Future Food Needs Some Historical Context
A new book considers how past innovations transformed our food systems.
Employee Work Tracking is on the Rise
New research reveals how people feel about being judged by algorithms—and why employees should have first dibs on their data.
21st Century Olympic Doping
Gene editing for performance enhancement may not be the Tokyo cheat, but we asked the experts how far off it might be.
Portrait of a Professional Baby Maker
With 27 biological children and three surrogate pregnancies under her belt, it’s all business as usual for Tyra Reeder.
Artificial Intelligence Is Learning to Manipulate You
While AI may not end the world the way sci-fi writers imagine, it may very well pull your strings in the near future.
How Did HIV/AIDS Prepare Us for COVID-19?
Forty years after a 1981 report hinted at the coming HIV/AIDS pandemic, we look at how the response to global public health threats has changed.
Misinformation is a Public Health Crisis—So Let’s Treat it That Way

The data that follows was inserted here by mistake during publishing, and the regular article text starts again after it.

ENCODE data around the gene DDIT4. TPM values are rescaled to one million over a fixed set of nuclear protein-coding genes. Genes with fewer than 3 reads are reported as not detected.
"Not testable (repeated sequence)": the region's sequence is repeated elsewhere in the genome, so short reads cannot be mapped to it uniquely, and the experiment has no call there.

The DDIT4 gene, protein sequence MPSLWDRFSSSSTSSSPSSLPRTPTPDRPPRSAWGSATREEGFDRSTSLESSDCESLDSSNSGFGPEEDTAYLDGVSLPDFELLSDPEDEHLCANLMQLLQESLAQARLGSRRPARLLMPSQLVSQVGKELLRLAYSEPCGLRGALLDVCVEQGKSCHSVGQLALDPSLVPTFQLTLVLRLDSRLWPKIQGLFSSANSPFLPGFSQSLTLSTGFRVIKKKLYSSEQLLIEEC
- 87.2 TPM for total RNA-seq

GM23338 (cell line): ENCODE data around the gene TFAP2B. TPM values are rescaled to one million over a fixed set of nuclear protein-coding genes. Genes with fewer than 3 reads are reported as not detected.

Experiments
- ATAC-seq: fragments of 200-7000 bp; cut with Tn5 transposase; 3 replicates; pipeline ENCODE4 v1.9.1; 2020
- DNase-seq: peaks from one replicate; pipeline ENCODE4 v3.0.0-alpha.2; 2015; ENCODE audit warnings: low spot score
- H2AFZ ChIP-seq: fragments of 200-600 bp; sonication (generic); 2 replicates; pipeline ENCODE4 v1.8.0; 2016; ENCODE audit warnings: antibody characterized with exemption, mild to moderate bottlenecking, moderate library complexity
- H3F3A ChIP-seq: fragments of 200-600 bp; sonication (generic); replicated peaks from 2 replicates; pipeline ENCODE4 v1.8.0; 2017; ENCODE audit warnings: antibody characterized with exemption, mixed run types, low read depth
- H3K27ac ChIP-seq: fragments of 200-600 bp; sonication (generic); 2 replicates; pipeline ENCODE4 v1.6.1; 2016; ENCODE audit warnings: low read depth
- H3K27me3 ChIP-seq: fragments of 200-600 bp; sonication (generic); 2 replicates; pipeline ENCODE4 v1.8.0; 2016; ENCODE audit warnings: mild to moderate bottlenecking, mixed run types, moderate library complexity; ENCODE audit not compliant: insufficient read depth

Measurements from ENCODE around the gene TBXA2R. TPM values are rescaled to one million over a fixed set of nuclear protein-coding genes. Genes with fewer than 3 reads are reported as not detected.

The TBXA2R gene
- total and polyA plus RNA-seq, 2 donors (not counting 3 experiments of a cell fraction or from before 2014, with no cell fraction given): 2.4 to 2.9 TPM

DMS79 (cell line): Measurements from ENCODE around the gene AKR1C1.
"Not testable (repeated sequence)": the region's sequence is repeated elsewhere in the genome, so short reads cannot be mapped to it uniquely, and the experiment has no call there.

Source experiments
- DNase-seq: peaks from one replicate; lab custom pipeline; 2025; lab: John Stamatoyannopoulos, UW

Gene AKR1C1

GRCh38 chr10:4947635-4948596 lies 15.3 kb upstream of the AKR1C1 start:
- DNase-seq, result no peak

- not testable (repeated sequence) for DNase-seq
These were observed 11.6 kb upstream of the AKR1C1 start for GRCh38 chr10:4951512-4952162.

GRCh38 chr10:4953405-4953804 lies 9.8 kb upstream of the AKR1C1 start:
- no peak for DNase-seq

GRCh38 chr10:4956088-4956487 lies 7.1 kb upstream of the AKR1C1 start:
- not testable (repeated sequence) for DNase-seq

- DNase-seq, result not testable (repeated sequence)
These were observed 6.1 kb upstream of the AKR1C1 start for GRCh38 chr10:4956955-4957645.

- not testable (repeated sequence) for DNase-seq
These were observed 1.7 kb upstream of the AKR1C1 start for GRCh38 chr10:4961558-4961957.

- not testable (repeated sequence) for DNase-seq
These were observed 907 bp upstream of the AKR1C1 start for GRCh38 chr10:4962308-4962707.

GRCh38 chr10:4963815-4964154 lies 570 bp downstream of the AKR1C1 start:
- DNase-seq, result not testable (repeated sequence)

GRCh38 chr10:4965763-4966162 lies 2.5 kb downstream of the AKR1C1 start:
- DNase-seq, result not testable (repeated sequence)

The fast transmission of bad information is dangerous. A new approach employs “infodemiologists” to fight outbreaks.
Cloning Wildlife and Editing their Genes to Protect Them and Us
Tweaking the genes of wild animals could save endangered species and protect humans from disease. What could possibly go wrong?
The Neuropolitics of Extremism
New research may shed light on political polarization—and how we could protect against the incitement of violence.
The Case for More Doping in the Olympics
Some tech and drug enhancements are banned as unfair, but ironically they could end up leveling the playing field.
Neuroprivacy as a Basic Human Right
New braintech can capture a vast amount of personal data. It’s time to think about how yours will be protected.
Is Your DNA Data Safe in Blackstone’s Hands?
The Wall Street giant’s big bet on Ancestry.com drives home the financial realities facing the consumer genomic revolution.
We Call DNA a Language. Is It?
As our understanding of the genome evolves, the metaphors we use to describe it should, too.
Lithium: The Next Trend in Microdosing?
Low levels of the naturally occurring, soft shiny metal could reduce violence and enhance moods for all.